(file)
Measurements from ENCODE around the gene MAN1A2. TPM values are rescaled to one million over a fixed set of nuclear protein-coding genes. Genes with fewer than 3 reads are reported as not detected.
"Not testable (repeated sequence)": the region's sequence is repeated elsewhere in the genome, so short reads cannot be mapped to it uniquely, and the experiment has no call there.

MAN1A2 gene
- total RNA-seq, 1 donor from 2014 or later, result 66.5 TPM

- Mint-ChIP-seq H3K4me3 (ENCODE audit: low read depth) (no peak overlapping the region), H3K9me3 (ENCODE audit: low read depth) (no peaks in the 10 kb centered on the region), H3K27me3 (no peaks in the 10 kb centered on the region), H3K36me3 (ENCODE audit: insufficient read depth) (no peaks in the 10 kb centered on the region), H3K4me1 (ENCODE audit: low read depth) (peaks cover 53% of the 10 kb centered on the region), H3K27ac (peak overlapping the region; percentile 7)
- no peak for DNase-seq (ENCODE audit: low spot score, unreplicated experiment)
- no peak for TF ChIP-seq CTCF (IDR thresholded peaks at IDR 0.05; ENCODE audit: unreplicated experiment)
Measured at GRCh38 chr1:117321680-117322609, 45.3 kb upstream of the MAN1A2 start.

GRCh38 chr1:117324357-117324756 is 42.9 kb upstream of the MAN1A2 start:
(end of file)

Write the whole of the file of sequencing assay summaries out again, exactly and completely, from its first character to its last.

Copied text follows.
Measurements from ENCODE around the gene MAN1A2. TPM values are rescaled to one million over a fixed set of nuclear protein-coding genes. Genes with fewer than 3 reads are reported as not detected.
"Not testable (repeated sequence)": the region's sequence is repeated elsewhere in the genome, so short reads cannot be mapped to it uniquely, and the experiment has no call there.

MAN1A2 gene
- total RNA-seq, 1 donor from 2014 or later, result 66.5 TPM

- Mint-ChIP-seq H3K4me3 (ENCODE audit: low read depth) (no peak overlapping the region), H3K9me3 (ENCODE audit: low read depth) (no peaks in the 10 kb centered on the region), H3K27me3 (no peaks in the 10 kb centered on the region), H3K36me3 (ENCODE audit: insufficient read depth) (no peaks in the 10 kb centered on the region), H3K4me1 (ENCODE audit: low read depth) (peaks cover 53% of the 10 kb centered on the region), H3K27ac (peak overlapping the region; percentile 7)
- no peak for DNase-seq (ENCODE audit: low spot score, unreplicated experiment)
- no peak for TF ChIP-seq CTCF (IDR thresholded peaks at IDR 0.05; ENCODE audit: unreplicated experiment)
Measured at GRCh38 chr1:117321680-117322609, 45.3 kb upstream of the MAN1A2 start.

GRCh38 chr1:117324357-117324756 is 42.9 kb upstream of the MAN1A2 start: